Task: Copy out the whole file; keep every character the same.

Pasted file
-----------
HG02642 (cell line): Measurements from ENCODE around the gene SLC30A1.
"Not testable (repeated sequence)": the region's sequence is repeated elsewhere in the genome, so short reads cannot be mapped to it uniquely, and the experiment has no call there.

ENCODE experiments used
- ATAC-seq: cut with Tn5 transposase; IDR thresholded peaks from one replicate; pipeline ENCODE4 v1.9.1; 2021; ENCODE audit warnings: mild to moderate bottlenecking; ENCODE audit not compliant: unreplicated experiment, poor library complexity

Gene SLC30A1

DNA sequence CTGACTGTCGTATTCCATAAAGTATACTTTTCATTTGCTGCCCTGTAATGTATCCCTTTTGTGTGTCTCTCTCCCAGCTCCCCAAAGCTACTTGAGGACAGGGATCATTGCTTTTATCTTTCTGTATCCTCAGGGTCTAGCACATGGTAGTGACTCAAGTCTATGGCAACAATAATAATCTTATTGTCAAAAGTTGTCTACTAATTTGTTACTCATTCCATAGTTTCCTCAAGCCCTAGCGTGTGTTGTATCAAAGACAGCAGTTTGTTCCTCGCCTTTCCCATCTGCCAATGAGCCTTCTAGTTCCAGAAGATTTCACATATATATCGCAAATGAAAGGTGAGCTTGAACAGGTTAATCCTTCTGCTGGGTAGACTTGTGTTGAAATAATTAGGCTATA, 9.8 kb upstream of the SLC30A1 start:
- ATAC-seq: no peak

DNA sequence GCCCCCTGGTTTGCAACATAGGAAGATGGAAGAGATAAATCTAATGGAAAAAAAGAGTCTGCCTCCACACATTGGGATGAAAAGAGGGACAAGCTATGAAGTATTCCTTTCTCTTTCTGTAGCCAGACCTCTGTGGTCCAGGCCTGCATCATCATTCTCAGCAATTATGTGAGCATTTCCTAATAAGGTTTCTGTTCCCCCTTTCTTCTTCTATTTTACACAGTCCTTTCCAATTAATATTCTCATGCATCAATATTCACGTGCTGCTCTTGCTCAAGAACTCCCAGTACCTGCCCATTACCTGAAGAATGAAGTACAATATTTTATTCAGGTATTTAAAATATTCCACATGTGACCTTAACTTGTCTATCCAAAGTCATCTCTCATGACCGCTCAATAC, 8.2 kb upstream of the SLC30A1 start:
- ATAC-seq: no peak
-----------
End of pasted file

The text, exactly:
HG02642 (cell line): Measurements from ENCODE around the gene SLC30A1.
"Not testable (repeated sequence)": the region's sequence is repeated elsewhere in the genome, so short reads cannot be mapped to it uniquely, and the experiment has no call there.

ENCODE experiments used
- ATAC-seq: cut with Tn5 transposase; IDR thresholded peaks from one replicate; pipeline ENCODE4 v1.9.1; 2021; ENCODE audit warnings: mild to moderate bottlenecking; ENCODE audit not compliant: unreplicated experiment, poor library complexity

Gene SLC30A1

DNA sequence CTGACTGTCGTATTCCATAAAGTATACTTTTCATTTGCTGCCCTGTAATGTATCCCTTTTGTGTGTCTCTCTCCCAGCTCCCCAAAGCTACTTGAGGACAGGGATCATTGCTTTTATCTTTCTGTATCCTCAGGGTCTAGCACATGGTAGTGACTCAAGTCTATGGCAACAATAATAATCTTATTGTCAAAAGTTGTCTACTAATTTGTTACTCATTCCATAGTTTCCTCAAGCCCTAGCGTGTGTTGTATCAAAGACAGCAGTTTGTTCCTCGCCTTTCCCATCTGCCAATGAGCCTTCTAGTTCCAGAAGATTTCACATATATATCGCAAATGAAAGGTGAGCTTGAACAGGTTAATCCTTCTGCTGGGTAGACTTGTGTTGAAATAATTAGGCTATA, 9.8 kb upstream of the SLC30A1 start:
- ATAC-seq: no peak

DNA sequence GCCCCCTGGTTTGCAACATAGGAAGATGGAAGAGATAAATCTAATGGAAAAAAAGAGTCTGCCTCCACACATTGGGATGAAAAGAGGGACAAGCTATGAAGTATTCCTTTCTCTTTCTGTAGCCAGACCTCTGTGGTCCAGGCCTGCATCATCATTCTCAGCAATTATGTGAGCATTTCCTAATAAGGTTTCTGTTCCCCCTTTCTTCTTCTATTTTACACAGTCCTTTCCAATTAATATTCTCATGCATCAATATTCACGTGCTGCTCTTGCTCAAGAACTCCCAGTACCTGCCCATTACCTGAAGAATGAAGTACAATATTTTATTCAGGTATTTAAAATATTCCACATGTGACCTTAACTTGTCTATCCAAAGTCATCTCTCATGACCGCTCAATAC, 8.2 kb upstream of the SLC30A1 start:
- ATAC-seq: no peak